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Saturday, January 12, 2019

Grammar Sex (How Dangling Your Participle Can Hurt Your Book Sales) by Robert Germaux

Okay, I got your attention with that grammar sex thing, right? I’m sure you already know that in the wild and crazy world of eBooks, getting people to look at your work is often more difficult than it was to actually write the thing in the first place. And I’m sure you also know why. It’s because there is an inordinate amount of simply awful writing out there, so much so that the sheer volume of it can easily overwhelm the relatively few really good books, books like yours. The best way to keep your artfully-crafted masterpiece from drowning in that sea of mediocrity is to do everything you can to separate it from those thousands of other books. Research shows, and here I’m talking my made-up research, but I’m sure actual research would back me up on this . . . anyway, research, real or otherwise, indicates that once you’ve grabbed your readers’ attention (by, for example, throwing the word sex into your title), the best way to keep them turning those pages is to present them with prose so superbly written, so free of errors in spelling and punctuation and syntax, that they simply lose themselves in your wonderful narrative.

So how do you go about guaranteeing that your book lands in the can’t-put-it-down category? There are several potential paths to that goal, a few of which I’ll list here.

1.     You can follow my example and spend thirty-one years as a high school English teacher before beginning your writing career. Frankly, unless you’re at a total loss about what to do with the next three decades of your life, I’d skip this option.
2.     Find out where the retired English teachers in your area hang out and pay them a visit. It wouldn’t hurt to pick up a couple boxes of donuts along the way and put them on a table off to one side of the room. The retirees might think they’re at yet another faculty meeting, and you could give them your manuscript to proofread while they enjoy the free pastries.
3.     Join a writers group and identify the best writer there. Then befriend that person (praise, pastries, whatever) and be completely open to every comment, suggestion or criticism that individual has to offer.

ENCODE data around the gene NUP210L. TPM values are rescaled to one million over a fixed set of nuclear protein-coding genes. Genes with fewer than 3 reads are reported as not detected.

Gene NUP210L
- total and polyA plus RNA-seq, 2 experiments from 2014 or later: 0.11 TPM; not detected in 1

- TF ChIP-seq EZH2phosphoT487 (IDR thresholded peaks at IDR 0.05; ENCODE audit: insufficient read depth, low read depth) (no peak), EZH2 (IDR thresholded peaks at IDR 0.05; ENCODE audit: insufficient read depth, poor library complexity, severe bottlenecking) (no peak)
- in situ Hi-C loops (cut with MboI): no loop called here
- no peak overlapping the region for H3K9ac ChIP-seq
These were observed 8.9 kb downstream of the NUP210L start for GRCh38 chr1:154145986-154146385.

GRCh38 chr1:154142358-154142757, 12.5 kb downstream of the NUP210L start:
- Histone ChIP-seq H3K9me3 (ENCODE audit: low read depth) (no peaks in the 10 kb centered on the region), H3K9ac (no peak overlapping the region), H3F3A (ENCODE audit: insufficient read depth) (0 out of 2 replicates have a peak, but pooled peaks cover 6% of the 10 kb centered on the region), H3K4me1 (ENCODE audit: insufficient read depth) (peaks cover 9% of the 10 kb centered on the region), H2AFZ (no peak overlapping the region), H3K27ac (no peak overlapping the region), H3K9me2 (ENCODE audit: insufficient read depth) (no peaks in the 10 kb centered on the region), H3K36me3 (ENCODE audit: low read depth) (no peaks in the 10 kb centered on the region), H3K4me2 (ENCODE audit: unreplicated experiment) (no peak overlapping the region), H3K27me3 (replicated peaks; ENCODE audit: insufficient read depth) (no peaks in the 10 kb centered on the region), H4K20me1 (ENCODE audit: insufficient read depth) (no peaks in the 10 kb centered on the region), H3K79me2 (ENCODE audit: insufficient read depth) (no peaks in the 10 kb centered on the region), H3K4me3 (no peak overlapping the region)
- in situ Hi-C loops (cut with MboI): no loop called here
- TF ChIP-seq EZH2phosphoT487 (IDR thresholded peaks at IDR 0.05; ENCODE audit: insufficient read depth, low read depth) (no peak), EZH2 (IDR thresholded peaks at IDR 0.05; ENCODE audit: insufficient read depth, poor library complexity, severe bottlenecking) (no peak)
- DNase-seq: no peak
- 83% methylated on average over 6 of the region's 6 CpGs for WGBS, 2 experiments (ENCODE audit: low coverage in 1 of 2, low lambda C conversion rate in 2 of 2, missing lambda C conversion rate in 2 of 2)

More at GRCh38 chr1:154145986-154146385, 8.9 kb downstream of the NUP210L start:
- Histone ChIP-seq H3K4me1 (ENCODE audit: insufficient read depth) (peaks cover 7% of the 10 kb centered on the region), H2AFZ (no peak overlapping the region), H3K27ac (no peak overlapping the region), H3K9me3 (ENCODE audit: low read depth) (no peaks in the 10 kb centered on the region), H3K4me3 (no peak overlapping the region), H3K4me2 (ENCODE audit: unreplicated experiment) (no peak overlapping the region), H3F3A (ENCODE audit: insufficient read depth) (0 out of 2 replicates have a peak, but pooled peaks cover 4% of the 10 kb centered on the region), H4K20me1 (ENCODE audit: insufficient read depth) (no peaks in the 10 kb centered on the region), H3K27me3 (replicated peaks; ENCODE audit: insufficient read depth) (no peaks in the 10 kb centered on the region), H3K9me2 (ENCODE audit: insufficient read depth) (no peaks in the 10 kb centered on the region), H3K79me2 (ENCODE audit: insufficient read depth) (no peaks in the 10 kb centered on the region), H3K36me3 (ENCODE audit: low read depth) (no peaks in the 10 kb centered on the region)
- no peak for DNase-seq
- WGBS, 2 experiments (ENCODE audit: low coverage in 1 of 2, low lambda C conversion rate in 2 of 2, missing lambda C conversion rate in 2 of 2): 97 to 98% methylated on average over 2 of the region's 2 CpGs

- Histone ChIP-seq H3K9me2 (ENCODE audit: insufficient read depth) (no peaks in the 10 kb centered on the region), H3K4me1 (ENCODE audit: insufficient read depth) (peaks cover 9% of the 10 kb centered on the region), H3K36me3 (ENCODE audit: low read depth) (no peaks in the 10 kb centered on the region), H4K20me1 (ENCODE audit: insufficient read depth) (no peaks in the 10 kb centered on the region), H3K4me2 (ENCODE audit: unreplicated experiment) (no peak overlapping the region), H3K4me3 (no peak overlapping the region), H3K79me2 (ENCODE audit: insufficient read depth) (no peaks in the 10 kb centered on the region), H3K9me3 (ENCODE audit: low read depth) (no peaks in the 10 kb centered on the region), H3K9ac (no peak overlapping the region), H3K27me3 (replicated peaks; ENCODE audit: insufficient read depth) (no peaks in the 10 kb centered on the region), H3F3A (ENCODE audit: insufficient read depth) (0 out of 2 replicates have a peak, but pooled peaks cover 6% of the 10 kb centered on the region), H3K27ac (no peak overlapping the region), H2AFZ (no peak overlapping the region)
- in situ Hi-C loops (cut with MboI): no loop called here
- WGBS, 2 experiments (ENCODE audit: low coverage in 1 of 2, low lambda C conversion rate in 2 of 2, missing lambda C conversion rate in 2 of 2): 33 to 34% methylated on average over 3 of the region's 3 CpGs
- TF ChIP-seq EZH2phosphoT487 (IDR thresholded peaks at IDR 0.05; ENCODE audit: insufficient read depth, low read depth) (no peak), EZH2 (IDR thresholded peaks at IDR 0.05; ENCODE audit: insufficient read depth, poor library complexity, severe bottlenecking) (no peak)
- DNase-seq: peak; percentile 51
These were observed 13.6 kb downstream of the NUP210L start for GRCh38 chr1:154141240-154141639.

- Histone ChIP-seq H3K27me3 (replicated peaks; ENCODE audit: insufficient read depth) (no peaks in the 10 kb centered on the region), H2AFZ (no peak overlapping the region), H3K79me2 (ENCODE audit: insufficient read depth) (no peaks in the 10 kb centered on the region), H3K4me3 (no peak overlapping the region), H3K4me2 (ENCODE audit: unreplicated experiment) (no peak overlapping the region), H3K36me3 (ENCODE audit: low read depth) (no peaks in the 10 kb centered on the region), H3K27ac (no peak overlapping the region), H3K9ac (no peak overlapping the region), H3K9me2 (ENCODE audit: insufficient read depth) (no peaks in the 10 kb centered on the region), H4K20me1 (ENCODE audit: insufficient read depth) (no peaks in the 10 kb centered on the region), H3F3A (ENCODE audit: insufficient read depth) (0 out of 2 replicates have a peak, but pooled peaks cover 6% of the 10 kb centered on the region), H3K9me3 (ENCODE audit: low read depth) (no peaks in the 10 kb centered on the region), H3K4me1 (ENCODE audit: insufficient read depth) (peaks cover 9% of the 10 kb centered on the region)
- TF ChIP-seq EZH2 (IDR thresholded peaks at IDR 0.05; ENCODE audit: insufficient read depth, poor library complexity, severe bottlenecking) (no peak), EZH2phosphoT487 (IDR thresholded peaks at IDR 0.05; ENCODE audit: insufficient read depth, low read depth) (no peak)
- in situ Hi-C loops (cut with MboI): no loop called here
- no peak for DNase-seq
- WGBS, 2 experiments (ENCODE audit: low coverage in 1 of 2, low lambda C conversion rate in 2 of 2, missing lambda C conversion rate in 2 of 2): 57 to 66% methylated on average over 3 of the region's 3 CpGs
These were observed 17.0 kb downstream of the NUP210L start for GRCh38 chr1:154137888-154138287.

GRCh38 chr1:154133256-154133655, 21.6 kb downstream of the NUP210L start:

4.     Go Google crazy. The problem here, of course, is that you’d have to at least know what was wrong and then Google a solution. Plus, contrary to what you might have heard, you really can’t trust everything you read on the Net. (True story: The Wikipedia entry for one of my college roommates, who went on to become a best-selling author, says he was born in 1951, which would have made Richard twelve our freshman year. I’m pretty sure I would have noticed.)

In the end, the how isn’t as important as the what. One way or another, get help. Even the best writers occasionally hit a literary speed bump, and it’s nice to have someone around to pick you up and point you in the right direction when that happens.

A final word of advice, something I used to tell my high school students. There’s no such thing as good writing, just good rewriting. So good luck with your writing and, especially, your rewriting.

About the Author
Robert Germaux has written several mysteries, one book of humorous essays and a love story, The Backup Husband, which includes a chapter or two explaining that whole grammar sex thing. You can find information on both Bob and his books by going to his Amazon Author Page.


Margaret S. Hamilton said...

fun essay! One of my best friends is a high school English teacher.

Grace Topping said...

Thanks, Robert, for your excellent tips. I've reposted them on Facebook and Twitter. I frequent a Facebook group called Writers Helping Other Writers. It makes me want to scream when I read the questions that are so often posted about how to do this or that. When you respond that they should get some good reference books and read them, they don't want to hear that. Probably why you see so much dreck being self published. I would like to see English teachers start the first class every year by spending the first day of class telling the students that how well you do in this class and every English or writing class you take in the future will help determine how successful you will be in life. Because if you can write and communicate well, you will open doors that others won't be able to go through.

KM Rockwood said...

You are so right that poor grammar can be the thing that pulls a reader out of a story. We can all use some help to improve our writing skills.

Gloria Alden said...

When I got older I went to college and took English classes and when I graduated from college, I became an English teacher for about twenty years. Now I belong to two writers group and find them very helpful.